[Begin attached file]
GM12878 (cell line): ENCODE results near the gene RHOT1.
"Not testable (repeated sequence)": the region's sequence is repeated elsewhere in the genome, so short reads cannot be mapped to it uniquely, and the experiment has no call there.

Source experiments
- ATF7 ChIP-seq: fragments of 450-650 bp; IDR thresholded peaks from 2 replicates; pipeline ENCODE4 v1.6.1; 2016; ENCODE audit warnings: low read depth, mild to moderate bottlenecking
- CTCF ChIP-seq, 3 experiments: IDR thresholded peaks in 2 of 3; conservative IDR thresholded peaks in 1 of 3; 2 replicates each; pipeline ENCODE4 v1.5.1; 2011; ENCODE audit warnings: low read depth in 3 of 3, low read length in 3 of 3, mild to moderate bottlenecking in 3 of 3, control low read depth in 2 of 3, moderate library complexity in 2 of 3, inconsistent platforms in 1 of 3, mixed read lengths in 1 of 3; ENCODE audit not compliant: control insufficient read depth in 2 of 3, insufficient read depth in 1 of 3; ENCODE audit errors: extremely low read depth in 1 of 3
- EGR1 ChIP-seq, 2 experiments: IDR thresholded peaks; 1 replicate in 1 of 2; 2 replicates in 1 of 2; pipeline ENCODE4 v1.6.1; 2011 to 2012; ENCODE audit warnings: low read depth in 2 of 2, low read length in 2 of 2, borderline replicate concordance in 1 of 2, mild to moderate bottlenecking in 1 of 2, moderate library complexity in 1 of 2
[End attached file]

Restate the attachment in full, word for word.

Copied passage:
GM12878 (cell line): ENCODE results near the gene RHOT1.
"Not testable (repeated sequence)": the region's sequence is repeated elsewhere in the genome, so short reads cannot be mapped to it uniquely, and the experiment has no call there.

Source experiments
- ATF7 ChIP-seq: fragments of 450-650 bp; IDR thresholded peaks from 2 replicates; pipeline ENCODE4 v1.6.1; 2016; ENCODE audit warnings: low read depth, mild to moderate bottlenecking
- CTCF ChIP-seq, 3 experiments: IDR thresholded peaks in 2 of 3; conservative IDR thresholded peaks in 1 of 3; 2 replicates each; pipeline ENCODE4 v1.5.1; 2011; ENCODE audit warnings: low read depth in 3 of 3, low read length in 3 of 3, mild to moderate bottlenecking in 3 of 3, control low read depth in 2 of 3, moderate library complexity in 2 of 3, inconsistent platforms in 1 of 3, mixed read lengths in 1 of 3; ENCODE audit not compliant: control insufficient read depth in 2 of 3, insufficient read depth in 1 of 3; ENCODE audit errors: extremely low read depth in 1 of 3
- EGR1 ChIP-seq, 2 experiments: IDR thresholded peaks; 1 replicate in 1 of 2; 2 replicates in 1 of 2; pipeline ENCODE4 v1.6.1; 2011 to 2012; ENCODE audit warnings: low read depth in 2 of 2, low read length in 2 of 2, borderline replicate concordance in 1 of 2, mild to moderate bottlenecking in 1 of 2, moderate library complexity in 1 of 2